Order of Battle The Italian Campaign of 1815
Royal Guard 9 8 2 8,200
1st Div 12 - 1 9,700
2nd Div 11 - 1 9,000
3rd Div 12 - 1 9,300
4th (Res) Div 9 - 1 8,400
5th Div 6 - - 4,000
6th Div 3 - - 1,500
Cav Div - 11 - 3,000
Reserve 5 1 1 3,000
Gaeta Garrison 4 - 2 2,500
TOTAL 71 20 9 58,600
I Corps 15 18 3 20,600
II Corps 15 - 4 14,800
III Corps 16 12 3 18,000
Tuscan Bde 3 - - 2,500
TOTAL 49 30 10 55,900

Murat went into northern Italy with his first four divisions, the cavalry, the reserve, and the Royal Guard. The 5th Division was in Calabria, where it was watching for a possible invasion from Sicily, still held by the deposed Neapolitan Bourbons. The 6th was still in the process of formation in the Abruzzi. Each Austrian corps comprised an Advanced Guard (three battalions of light infantry and a battery) and an infantry division (two brigades, each usually of six battalions and a battery, though one in II Corps with seven battalions), with a cavalry brigade attached to I and III Corps. The Tuscan Brigade was operationally attached to III Corps. Both sides had additional forces which have been omitted. There were strong Austrians garrisons in the Northern Italy, and about 5,000 more troops of dubious quality from the Papal States and the minor duchies. Murat theoretically had 30,000 men available in the Neapolitan bourgeois militia, plus a small contingent of the Royal Guard which remained in Naples to protect Queen Caroline.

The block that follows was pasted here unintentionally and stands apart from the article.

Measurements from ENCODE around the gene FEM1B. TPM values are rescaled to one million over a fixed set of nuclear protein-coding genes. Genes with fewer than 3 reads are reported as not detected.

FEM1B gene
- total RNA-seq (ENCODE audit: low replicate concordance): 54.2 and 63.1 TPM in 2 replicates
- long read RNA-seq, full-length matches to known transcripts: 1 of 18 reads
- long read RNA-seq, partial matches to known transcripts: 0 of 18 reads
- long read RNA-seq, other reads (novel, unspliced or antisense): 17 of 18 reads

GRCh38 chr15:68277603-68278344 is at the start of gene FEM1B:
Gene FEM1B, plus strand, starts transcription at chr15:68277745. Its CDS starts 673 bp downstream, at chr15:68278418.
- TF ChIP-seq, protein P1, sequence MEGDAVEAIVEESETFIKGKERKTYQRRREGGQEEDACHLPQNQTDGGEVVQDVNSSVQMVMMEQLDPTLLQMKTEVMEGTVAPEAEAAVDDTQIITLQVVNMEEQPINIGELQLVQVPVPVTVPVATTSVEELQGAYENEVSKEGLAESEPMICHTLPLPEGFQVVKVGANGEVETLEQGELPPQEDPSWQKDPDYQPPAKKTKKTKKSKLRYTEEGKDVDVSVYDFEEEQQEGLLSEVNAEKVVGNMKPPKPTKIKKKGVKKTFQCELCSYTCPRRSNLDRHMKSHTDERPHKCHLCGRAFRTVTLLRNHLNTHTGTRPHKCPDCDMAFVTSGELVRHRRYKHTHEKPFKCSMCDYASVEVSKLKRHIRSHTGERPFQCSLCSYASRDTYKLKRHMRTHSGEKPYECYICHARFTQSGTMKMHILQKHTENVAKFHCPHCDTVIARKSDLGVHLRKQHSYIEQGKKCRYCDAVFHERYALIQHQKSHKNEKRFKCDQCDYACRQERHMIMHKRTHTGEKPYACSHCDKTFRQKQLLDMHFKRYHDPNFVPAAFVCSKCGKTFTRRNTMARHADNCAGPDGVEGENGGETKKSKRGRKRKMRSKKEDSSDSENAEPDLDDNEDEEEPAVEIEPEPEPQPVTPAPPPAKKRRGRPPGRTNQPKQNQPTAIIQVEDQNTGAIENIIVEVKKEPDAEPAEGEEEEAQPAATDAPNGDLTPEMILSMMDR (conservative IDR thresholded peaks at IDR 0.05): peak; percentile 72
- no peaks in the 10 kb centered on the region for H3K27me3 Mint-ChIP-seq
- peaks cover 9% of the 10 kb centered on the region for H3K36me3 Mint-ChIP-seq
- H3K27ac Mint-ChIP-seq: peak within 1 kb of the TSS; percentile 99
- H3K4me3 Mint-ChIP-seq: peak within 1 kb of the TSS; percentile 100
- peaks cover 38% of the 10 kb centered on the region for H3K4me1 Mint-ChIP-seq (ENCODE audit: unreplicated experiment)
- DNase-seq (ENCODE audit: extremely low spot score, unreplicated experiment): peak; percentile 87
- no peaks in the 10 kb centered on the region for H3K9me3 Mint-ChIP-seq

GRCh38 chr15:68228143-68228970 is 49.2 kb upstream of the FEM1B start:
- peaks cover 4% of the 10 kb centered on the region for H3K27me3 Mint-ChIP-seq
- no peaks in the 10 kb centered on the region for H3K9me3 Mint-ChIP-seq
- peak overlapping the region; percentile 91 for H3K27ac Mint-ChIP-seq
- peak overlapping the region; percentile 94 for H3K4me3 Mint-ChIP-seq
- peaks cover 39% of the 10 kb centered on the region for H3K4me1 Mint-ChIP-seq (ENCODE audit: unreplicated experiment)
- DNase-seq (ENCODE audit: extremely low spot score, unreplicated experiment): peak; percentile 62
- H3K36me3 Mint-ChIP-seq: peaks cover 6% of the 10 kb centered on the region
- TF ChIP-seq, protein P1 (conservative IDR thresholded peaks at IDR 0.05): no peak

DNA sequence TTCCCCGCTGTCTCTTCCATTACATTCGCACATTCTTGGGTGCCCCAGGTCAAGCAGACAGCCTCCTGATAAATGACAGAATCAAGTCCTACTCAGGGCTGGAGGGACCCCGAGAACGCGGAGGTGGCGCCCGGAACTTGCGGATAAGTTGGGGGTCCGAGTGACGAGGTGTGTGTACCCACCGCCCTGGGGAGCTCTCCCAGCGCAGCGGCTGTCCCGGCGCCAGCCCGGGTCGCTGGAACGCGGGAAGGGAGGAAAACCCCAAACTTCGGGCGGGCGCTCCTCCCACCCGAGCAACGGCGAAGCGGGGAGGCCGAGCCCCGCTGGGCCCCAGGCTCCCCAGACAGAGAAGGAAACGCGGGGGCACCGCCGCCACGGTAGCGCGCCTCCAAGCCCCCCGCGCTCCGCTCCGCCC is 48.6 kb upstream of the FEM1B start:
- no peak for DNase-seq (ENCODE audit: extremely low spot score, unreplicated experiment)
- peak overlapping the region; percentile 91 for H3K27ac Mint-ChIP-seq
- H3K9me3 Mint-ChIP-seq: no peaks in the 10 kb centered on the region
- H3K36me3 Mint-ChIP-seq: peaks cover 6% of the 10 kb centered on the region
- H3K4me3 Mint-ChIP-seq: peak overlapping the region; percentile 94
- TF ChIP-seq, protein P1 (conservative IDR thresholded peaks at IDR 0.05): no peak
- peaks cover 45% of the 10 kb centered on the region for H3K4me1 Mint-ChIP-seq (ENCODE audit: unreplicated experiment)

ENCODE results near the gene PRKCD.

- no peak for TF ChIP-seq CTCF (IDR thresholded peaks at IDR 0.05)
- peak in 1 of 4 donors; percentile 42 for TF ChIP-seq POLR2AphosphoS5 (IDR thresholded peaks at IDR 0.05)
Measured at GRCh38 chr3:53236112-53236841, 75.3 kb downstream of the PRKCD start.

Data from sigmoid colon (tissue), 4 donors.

The Principal Engagements of the Italian Campaign of 1815
DateAction Side Troops Losses
Apr 4 Panaro Neapolitans* 8.0 0.8
Austrians 7.0 1.0
Apr 7 Occhiobello Neapolitans 7.5 1.2
Austrians * 8.0 0.5
Apr 8-9 Carpi Neapolitans 2.0 0.4
Austrians * 5.0 0.5
Apr 15 Reno Neapolitans * 15.0 0.5
Austrians 20.0 1.5
Apr 15 Spilimberto Neapolitans 2.2 2.2
Austrians * 1.0 0.0
Apr 21 Ronco Neapolitans * 1.4 0.0
Austrians 4.0 0.2
Apr 23 Cesenatico Neapolitans * 1.6 0.3
Austrians 1.4 0.5
Apr 29 Macerata-Feltria Neapolitans * 7.0 0.0
Austrians 15.0 0.5
Apr 30 Senigallia Neapolitans * 7.0 0.5
Austrians 15.0 1.5
May 2-3 Tolentino Neapolitans 15.0 4.0
Austrians * 12.0 2.0
Note: Troop and Loss figures are in thousands